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County Takes Request for More School Construction Funds to the Internet

Unprecedented enrollment numbers in county schools fuel a county request for more state funding for school construction.

Temporary classrooms at North Chevy Chase Elementary School, August 2011. Patch file photo by Laura L. Thornton.
Temporary classrooms at North Chevy Chase Elementary School, August 2011. Patch file photo by Laura L. Thornton.

Montgomery County recently launched a new website to generate support for its request for more funding from the state for school construction, the county's public information office reported on Friday.

The county has seen unprecedented enrollment growth in its public school system and recently joined with Prince George's County and Baltimore County in the push for more school construction funding from the state, the county reported.

Since 2000, the county's public school enrollment has increased by 14,599 students—more than in Anne Arundel, Howard, Frederick and Baltimore counties combined. "In the next six years, MCPS expects to enroll another 11,000 students," according to a county news release.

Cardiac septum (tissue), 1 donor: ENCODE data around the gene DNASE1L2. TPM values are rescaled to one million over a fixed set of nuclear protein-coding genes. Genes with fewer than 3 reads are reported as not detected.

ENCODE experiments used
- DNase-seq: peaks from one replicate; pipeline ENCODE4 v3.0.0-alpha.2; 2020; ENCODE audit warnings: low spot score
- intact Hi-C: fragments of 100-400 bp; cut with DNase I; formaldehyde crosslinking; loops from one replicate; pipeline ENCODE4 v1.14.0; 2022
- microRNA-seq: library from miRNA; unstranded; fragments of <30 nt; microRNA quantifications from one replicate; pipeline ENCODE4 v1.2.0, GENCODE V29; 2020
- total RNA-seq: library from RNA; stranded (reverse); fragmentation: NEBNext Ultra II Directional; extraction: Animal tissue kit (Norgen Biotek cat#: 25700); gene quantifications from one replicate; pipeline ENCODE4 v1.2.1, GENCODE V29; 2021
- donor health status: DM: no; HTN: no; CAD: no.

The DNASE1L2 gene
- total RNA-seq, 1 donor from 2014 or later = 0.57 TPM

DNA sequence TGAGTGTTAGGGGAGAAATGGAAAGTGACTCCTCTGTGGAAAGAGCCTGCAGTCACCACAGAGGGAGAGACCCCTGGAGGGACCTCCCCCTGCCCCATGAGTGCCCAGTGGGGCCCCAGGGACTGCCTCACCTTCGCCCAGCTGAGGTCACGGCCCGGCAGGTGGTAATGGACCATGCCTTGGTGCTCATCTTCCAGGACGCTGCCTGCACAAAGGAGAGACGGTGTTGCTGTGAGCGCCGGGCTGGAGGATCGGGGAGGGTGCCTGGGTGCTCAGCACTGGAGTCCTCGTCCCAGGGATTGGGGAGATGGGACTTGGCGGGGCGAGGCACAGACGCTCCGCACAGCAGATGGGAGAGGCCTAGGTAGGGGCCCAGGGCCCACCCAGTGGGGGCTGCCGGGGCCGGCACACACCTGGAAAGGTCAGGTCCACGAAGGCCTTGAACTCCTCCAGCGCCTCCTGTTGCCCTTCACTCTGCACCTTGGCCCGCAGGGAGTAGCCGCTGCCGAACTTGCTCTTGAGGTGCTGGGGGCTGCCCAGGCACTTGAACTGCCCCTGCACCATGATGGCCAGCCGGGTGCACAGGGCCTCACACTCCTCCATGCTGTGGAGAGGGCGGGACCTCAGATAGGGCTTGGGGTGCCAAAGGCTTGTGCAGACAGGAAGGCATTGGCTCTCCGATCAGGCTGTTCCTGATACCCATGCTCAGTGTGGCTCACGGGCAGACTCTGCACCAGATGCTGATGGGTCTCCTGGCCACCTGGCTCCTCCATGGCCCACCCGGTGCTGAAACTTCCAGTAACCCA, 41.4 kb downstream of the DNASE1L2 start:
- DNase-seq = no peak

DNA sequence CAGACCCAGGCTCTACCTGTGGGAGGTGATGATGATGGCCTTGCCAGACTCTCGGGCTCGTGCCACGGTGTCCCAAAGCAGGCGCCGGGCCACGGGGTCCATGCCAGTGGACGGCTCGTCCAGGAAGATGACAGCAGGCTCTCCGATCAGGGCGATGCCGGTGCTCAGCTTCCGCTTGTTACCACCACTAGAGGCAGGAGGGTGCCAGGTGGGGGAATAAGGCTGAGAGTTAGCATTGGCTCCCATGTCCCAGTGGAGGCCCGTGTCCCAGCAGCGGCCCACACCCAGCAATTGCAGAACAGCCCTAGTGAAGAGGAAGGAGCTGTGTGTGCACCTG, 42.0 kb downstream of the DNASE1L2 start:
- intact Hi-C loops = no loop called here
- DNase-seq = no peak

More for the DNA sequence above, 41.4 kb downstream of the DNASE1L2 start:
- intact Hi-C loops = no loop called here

"Montgomery is the No. 1 education county in the state of Maryland and I want to keep it that way," County Executive Ike Leggett said. 

"I will continue to advocate in Annapolis with other county executives and our state delegation for more school construction resources. We also need our school community, residents and businesses to make their voices heard at the state level," he added.

"Montgomery County is known nationally for our school system, which contributes directly to our ability to attract and retain an educated workforce, business and industry. To maintain the county’s role as a key economic engine of the state of Maryland, we must address the needs created by our double-digit school enrollment increases—the highest in the state," Leggett said.

Last year, Leggett, MCPS Superintendent Joshua Starr, the county school board, county council members and state delegates announced a $600 to $700 million initiative to build additional classrooms, but that initiative depends on state funding, the county reported.

Last week, Leggett also committed a "record level of local funding for school construction"—$1.117 billion. Leggett's recommended Capital Improvements Program budget for fiscal years 2015 to 2020 includes the addition of 445 new classrooms to the county's public school system. Over Leggett’s eight years in office as the county executive, local funding for school construction has increased 36 percent, the county's public information office reported.

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